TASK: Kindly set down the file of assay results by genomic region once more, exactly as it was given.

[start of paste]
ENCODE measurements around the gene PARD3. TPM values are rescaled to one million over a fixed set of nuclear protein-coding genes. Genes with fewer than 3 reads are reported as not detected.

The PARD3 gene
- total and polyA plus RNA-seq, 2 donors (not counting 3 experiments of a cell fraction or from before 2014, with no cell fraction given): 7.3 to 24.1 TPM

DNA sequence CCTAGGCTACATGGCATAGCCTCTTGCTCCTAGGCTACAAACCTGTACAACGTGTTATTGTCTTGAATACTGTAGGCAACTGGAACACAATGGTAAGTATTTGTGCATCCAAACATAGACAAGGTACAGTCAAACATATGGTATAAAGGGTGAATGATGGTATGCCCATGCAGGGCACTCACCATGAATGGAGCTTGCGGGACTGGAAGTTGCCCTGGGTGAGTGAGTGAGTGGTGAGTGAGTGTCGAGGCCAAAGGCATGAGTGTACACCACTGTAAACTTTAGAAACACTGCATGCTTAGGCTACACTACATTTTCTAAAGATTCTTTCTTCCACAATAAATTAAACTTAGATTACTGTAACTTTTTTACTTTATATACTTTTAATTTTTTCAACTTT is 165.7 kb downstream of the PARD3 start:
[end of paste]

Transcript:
ENCODE measurements around the gene PARD3. TPM values are rescaled to one million over a fixed set of nuclear protein-coding genes. Genes with fewer than 3 reads are reported as not detected.

The PARD3 gene
- total and polyA plus RNA-seq, 2 donors (not counting 3 experiments of a cell fraction or from before 2014, with no cell fraction given): 7.3 to 24.1 TPM

DNA sequence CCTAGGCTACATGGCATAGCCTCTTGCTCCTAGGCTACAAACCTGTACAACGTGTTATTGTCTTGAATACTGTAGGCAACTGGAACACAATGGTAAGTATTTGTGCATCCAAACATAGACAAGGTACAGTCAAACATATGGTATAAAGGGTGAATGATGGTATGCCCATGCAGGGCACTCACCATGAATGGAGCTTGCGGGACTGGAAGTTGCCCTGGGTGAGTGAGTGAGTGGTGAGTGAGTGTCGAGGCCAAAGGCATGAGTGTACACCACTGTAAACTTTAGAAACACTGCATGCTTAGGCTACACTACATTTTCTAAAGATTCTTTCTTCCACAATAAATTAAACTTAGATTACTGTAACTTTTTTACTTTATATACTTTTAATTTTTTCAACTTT is 165.7 kb downstream of the PARD3 start: